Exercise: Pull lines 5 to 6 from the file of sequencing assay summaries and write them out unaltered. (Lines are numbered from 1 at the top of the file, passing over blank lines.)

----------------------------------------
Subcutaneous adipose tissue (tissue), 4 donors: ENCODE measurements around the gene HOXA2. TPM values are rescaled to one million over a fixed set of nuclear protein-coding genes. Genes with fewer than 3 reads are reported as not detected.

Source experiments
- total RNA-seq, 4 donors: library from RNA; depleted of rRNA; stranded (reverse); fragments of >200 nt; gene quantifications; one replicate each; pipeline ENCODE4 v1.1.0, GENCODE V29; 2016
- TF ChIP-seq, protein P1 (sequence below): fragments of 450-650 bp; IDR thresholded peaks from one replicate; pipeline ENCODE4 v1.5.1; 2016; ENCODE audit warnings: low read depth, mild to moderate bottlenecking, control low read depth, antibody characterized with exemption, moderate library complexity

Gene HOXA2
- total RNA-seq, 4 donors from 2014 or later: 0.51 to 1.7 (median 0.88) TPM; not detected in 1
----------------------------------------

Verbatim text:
Gene HOXA2
- total RNA-seq, 4 donors from 2014 or later: 0.51 to 1.7 (median 0.88) TPM; not detected in 1